Waste removal do’s and dont’s

Waste removal is a continuing issue that every country across the world must manage. It’s not always easy, however, to fully understand exactly what you should do when it comes to managing your own household waste.
 Here are five key DO’s and DON’Ts of waste management, and removal, to consider before you begin any home interior projects, or general waste organisation.
DO, keep an eye on current legislation
 Current government legislation will provide a good base knowledge of how best to approach your waste management and removal. The UK currently follows the EU Waste Framework Directive, which provides a definition of waste types and explains how they should be managed.

 For household waste, recycling centres were set up under the Civil Amenities Act 1967, to allow local residents to appropriately discard of their waste appropriately.

Household waste management also underwent a significant transformation in recent years, as the government issued specific requirements to sort and separate recyclable materials at home, and improve UK waste management by 2020.

 Legislation is subject to change. For the most up-to-date information surrounding waste legislation and regulations, visit this gov.uk webpage.
DO, consider the environment
 Recycling is more crucial now than ever before. It allows the old to be transformed in to something new, and helps to reduce the amount of general waste left in landfills.
 Non-recycled waste significantly contributes to the production of greenhouse gasses, a primary contributor to the destruction of the ozone layer. By increasing our recycling efforts, pollution is limited and can help to preserve raw materials that are being depleted through mass-production.
DON’T, be irresponsible
 Hazardous waste, such as cleaning products, paint, and batteries, absolutely need to be recycled properly. Not doing so could not only impact your health and safety, but could also impact the health and safety of those who come in to contact with them later.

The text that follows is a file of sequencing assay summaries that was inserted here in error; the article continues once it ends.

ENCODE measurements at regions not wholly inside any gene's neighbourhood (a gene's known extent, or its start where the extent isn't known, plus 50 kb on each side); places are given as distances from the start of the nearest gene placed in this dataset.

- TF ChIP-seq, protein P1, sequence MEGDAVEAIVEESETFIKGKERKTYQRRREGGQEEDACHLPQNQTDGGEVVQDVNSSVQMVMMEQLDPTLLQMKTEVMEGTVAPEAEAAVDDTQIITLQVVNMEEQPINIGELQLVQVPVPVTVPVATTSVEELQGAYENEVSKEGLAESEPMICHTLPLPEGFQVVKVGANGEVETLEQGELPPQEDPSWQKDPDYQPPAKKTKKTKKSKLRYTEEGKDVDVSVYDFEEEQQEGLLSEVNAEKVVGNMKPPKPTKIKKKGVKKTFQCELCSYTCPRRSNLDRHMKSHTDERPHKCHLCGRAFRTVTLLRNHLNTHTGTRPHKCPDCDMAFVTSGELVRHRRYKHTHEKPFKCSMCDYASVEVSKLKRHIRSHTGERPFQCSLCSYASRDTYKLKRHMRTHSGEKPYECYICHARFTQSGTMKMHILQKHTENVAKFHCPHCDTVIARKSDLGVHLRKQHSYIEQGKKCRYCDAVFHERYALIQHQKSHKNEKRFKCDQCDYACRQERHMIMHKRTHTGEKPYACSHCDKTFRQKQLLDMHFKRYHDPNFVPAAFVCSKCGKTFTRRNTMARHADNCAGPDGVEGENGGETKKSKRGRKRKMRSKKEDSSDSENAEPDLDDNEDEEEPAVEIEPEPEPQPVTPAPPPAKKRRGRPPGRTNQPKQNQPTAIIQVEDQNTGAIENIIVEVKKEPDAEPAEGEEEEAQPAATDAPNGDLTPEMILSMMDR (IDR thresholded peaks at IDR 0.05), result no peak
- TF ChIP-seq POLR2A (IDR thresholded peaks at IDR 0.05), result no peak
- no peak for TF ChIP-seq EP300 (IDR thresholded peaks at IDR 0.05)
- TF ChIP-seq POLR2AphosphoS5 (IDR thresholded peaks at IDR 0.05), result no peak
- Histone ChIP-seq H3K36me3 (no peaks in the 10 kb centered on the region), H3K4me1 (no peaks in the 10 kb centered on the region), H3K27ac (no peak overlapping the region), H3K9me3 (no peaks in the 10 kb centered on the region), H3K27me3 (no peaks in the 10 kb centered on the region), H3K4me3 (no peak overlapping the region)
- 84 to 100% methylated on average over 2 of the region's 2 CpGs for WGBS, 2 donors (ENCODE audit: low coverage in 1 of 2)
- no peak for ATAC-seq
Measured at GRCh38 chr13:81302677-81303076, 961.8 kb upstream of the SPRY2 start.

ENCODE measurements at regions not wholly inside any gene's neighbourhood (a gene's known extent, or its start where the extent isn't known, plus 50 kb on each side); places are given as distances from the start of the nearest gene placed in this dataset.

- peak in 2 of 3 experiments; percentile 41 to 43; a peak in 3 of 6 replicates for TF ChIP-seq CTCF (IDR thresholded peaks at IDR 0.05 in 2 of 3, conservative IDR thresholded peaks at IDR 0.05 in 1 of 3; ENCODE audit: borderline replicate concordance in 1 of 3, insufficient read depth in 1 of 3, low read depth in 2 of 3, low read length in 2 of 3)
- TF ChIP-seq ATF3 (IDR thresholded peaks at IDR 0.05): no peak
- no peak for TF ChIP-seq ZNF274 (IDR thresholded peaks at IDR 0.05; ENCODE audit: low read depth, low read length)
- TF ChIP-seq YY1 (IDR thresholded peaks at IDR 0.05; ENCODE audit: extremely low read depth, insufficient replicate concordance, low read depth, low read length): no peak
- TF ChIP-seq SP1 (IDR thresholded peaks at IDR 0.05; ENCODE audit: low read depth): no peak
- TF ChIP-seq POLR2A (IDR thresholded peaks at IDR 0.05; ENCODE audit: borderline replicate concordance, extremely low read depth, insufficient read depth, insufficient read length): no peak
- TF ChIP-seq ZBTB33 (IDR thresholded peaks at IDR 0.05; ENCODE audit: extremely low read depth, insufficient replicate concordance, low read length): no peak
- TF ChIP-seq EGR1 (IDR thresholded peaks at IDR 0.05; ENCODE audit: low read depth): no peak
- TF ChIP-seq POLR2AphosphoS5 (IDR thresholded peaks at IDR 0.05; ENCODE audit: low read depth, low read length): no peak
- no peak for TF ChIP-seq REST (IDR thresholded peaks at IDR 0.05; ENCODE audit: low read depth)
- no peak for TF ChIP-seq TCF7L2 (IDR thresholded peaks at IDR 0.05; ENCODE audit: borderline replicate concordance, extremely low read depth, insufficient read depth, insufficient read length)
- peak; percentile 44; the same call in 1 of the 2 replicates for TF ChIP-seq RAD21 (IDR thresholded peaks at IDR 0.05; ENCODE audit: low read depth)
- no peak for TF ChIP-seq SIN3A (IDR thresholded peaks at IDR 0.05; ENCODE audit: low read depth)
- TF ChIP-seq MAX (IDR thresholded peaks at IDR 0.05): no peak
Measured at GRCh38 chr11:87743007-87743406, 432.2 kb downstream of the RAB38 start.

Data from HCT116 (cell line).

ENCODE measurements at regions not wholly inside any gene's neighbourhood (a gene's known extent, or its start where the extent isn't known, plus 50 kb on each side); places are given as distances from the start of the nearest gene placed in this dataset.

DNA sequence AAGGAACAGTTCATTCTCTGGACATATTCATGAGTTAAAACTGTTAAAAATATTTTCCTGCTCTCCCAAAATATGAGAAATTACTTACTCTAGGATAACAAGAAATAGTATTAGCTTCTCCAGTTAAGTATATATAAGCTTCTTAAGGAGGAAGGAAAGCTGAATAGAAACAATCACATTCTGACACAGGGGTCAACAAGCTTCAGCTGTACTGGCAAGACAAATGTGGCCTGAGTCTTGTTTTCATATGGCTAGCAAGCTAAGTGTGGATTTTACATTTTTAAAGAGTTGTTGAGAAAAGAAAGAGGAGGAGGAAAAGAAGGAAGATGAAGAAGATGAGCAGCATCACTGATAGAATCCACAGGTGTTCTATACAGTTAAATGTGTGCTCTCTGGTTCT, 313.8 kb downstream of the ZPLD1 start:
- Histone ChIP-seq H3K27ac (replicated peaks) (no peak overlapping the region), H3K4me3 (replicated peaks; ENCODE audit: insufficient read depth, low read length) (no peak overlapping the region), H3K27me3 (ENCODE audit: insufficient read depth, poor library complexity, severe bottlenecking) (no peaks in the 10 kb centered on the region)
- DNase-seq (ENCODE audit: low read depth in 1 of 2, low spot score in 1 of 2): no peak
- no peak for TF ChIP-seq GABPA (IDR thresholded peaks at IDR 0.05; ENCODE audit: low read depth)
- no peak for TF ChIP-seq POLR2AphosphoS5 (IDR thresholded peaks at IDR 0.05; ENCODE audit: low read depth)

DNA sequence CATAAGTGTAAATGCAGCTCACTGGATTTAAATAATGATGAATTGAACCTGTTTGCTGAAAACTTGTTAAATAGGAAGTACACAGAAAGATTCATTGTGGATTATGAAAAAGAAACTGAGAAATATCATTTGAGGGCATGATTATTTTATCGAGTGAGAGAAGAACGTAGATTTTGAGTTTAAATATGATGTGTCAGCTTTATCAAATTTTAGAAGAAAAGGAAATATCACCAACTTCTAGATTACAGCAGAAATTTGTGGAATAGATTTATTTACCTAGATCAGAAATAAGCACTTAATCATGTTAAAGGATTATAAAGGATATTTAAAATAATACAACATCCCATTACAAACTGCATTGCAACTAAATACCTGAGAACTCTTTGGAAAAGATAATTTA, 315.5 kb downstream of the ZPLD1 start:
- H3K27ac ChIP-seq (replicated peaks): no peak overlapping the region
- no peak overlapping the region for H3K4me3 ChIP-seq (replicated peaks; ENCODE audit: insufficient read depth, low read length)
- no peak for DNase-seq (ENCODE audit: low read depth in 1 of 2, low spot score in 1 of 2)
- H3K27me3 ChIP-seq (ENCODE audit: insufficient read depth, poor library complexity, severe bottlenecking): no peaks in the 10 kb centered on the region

Recycling centres often hold specific facilities for hazardous waste such as this, so if you were to dispose of it yourself, make sure you know exactly how and where to do so.
DON’T, fly tip
 Fly tipping involves illegally dumping your rubbish, and could see you issued a hefty fine. As of 2016, anyone caught fly tipping could receive an on the spot fine of up to £400. Fly tipping results in a waste of clean-up resources, and expensive clean-up costs, as well as potentially creating significant environmental damage.
 The act of fly tipping can refer to the small deposit of bin bags or other household waste on the street, or the side of the road. But it can even go so far as to include demolition waste left behind. Whilst fly tipping is illegal, it also causes the environment it’s been dumped in to look ugly and run down.
 Although not specifically fly tipping as explained here, dumping any household waste in to someone else’s skip could also see you handed a fine.
DON’T, waste your valuable time 
 Waste management can be extremely time consuming. Whether you’re sorting through general household waste following a big clear-out, or you’re managing the waste following a home interior refit, separating waste and correctly disposing of it can take unnecessary time out of your day.
 Hiring a skip from a professional service could be the solution to gaining back valuable time. Many skip services will organise your waste for you, meaning you have more time to spend on the things you really want to be doing.
Bateman Skip Hire offers reliable skip hire, with a range of sizes available, and we recycle 95% of the waste we receive. For any enquiries requiring skip hire, visit our Batemanskips website today.